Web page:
There has, perhaps, never been a decade in which horror has flourished so consistently as the 1970s. The Seventies, of course, was an abundant decade for films – the breeding ground for many genre auteurs, who were intent on challenging the status quo not just of the Hollywood system but the wider establishment itself. But what horror achieved during this period, perhaps more directly than any other genre staple, was to exploit the pre-existing tensions that existed in America, the toxic residue emitted by Vietnam, Civil Rights, political assassination and Watergate.
Wes Craven has made his debut with 1972’s Last House On The Left – a dark meditation on the cyclical nature of violence. The Hills Have Eyes continues its psychological probing on the human condition. In this instance, Craven is interested in exploring our collective fear of the outsider and the inevitable outcome of ignoring the self-created ‘monsters’ on the fringes of society. His nightmarish creatures may well be irradiated cannibals, but they represent the dysfunctionality within us all.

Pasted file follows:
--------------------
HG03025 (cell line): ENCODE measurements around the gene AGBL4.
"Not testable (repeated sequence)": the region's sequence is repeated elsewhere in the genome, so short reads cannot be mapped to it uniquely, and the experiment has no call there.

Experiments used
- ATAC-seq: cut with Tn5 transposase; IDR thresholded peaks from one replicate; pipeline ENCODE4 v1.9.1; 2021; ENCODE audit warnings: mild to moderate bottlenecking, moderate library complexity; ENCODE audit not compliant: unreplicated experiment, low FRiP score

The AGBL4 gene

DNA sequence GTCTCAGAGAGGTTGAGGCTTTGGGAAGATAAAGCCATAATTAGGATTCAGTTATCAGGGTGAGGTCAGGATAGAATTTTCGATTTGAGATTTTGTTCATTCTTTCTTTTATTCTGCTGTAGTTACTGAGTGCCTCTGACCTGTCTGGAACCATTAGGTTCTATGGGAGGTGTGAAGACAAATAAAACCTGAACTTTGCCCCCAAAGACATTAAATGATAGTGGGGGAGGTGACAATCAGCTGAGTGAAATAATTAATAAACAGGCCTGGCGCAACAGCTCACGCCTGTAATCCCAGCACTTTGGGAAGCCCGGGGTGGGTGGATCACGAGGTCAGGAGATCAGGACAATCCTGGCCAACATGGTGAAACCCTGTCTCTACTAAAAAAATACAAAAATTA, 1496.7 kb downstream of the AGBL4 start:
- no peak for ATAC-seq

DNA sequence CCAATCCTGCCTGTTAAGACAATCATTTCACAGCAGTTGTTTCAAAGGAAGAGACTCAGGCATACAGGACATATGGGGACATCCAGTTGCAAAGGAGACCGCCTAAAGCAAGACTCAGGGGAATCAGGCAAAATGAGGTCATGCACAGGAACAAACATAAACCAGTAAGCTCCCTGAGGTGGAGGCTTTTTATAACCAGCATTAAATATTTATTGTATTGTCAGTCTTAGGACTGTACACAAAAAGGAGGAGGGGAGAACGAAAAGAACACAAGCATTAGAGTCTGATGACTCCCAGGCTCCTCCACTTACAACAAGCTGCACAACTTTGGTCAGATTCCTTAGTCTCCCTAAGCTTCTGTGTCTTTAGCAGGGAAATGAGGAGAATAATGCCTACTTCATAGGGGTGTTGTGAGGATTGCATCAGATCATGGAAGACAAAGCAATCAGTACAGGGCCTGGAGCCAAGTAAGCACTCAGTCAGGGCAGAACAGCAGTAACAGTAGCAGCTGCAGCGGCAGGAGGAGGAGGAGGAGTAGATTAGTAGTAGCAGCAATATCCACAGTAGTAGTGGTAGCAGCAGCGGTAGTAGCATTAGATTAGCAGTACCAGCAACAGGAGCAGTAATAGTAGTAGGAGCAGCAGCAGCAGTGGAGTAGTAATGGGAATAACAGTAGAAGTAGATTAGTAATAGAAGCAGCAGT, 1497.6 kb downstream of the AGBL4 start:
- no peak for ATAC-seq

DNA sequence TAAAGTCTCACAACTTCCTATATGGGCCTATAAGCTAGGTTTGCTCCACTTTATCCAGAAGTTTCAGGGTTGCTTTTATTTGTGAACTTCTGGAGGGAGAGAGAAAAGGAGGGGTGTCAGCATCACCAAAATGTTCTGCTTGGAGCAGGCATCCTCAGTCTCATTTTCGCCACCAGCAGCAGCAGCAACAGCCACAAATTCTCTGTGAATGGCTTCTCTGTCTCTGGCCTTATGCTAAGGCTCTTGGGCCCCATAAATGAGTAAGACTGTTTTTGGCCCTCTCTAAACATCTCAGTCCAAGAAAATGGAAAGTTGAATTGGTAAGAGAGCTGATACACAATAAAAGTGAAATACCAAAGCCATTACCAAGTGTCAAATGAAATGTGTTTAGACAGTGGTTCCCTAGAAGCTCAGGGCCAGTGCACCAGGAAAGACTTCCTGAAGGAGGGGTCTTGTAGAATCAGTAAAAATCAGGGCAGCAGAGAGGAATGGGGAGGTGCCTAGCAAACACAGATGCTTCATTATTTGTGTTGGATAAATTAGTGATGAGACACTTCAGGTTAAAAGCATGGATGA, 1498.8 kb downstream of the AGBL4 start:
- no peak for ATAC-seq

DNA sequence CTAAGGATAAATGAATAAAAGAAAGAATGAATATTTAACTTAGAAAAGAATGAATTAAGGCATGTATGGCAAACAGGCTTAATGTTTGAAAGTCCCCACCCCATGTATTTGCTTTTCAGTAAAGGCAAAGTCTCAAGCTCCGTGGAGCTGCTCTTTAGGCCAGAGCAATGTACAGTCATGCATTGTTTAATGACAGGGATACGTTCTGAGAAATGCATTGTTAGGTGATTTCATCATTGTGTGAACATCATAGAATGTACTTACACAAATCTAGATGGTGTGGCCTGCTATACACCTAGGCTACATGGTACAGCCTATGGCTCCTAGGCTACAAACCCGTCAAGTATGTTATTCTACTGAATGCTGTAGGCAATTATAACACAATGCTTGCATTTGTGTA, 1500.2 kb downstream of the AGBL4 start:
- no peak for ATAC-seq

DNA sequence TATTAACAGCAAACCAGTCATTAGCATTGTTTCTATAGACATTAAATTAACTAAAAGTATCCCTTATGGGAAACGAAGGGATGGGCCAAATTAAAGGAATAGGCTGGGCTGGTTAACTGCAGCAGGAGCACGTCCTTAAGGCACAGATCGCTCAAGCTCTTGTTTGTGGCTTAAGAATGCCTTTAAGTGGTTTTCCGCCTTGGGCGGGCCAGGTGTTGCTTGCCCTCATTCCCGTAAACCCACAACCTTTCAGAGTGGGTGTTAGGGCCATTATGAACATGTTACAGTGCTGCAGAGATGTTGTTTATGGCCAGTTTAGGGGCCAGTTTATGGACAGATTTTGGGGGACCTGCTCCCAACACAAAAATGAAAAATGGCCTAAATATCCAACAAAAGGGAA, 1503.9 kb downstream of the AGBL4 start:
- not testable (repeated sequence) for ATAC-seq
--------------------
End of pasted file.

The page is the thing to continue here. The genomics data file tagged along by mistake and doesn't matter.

The setting is the unforgiving wastes of the Californian desert, where the Carter family are en route to a mine they have inherited when they encounter their cannibal counterparts. As the Carters are besieged in their trailer, the nightmare begins: soon, they are forced to adopt the same vicious qualities as their attackers in order to survive.
There are precedents to Craven’s film. Peckinpah’s Straw Dogs similarly asked what happens when a ‘decent’ man is pushed too far. Meanwhile, Race With The Devil pitted two ordinary couples against unreasonable and restrictive forces. The Hills Have Eyes though proved remarkably robust: it spawned two sequels while a 2006 remake similarly spawned a sequel. Craven’s original, though, still has the capacity to shock.